Increasingly, public-facing institutions and public utilities are being targeted by ransomware attacks. The healthcare industry is increasingly being targeted, as well as small town governments and councils. These types of organisations are seen as easy targets because they often have outdated hardware and software, and store large amounts of valuable confidential information, which they need access to in order to operate. This means they are more likely to pay the ransom in order to regain access.
RECENT RANSOMWARE ATTACKS
Some recent ransomware attacks include:
Users of Microsoft Exchange Servers have been heavily targeted recently with a ransomware dubbed ‘DearCry.’ DearCry is a new ransomware variant which actively exploits vulnerabilities within ProxyLogon across several Microsoft Exchange Servers, exploiting four zero-day vulnerabilities. DearCry has seen a surge in activity, due not only to its effectiveness, but also likely because it’s a big opportunity for criminal groups to deploy the ransomware before organisations implement patches to protect against it.
REvil is a well-known ransomware family who have been successfully operating as Ransomware-as-a-Service (RaaS) since at least April 2019, targeting organisations around the globe. Nine organisations across Africa, Europe, Mexico, and the US have been targeted.
REvil likely conducted an extensive and considered drive-by-download campaign during December 2020, with the goal of infecting business professionals’ devices with the ransomware and exposing their information on underground forums, including files, customer quotes and partial customer lists, among other documents.
In March 2021, computer giant Acer was hit by what is widely reported to be a REvil attack. The attackers announced on their data leak site that they had breached Acer and accessed financial spreadsheets, bank balances and bank communications. The threat actors demanded $50 million – the largest known ransom to date and a prime example of big game hunting.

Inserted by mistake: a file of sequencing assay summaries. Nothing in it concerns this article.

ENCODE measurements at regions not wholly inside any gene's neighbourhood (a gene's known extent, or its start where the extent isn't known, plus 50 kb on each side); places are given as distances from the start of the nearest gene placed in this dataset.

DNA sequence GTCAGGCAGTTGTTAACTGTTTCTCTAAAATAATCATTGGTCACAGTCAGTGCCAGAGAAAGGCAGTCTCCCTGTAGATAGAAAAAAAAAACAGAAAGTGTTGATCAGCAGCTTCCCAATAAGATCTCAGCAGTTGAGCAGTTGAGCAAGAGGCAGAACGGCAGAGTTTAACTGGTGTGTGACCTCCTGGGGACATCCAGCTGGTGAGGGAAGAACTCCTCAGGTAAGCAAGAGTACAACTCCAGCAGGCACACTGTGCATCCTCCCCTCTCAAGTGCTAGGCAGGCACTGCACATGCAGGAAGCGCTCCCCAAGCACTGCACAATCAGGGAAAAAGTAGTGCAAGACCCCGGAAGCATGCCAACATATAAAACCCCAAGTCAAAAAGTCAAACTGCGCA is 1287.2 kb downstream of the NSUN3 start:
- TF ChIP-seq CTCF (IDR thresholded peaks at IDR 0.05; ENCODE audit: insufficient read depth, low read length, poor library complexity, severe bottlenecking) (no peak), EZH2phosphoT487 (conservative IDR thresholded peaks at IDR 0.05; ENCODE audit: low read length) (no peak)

How to protect against ransomware attacks
If you’re wondering how to defend against ransomware, here are some steps organisations can take to protect the network from ransomware attacks:
- Train employees to identify and avoid threats. This is known as security awareness training.
- Use security software such as Telesoft’s Malware solution.
- Periodically backup your data in secure servers or hard drives so you will never need to consider paying any type of extortion payment should an attacker compromise your infrastructure.
- Activate network segregation or active defence to identify threat actors as they trigger areas known to be off limits.
THE FUTURE OF RANSOMWARE IN 2021/2022
Ransomware evolution happens incredibly quickly, so it’s important for organisations to stay aware of the latest ransomware trends and methods of ransomware detection, to prevent and protect against attacks.
In 2021 and into 2022, it’s expected that cybercriminals will continue to expand their targets and develop more sophisticated methods of attack. As artificial intelligence is integrated into more and more business models, AI in ransomware is likely to become more widespread.
It’s likely that healthcare will be targeted more heavily, especially following on from Covid vaccinations, as outdated systems and high-value data make it an easy and valuable target for cybercriminals.
The rise in RaaS – ransomware as a service – is also likely to continue, whereby ransomware companies lease their malware to malicious actors who lack the skills to develop their own. RaaS is big business, with RaaS operators marketing their ransomware in much the same way legitimate companies do.
The future of ransomware prevention and protection means it’s likely that we will start to see more ransomware response plans built into companies’ cybersecurity strategies, including ransomware insurance. We may also see specific ransomware legislation brought in from governments and law enforcement to deter cybercriminals and provide stronger protection to individuals and organisations who fall victim to attacks.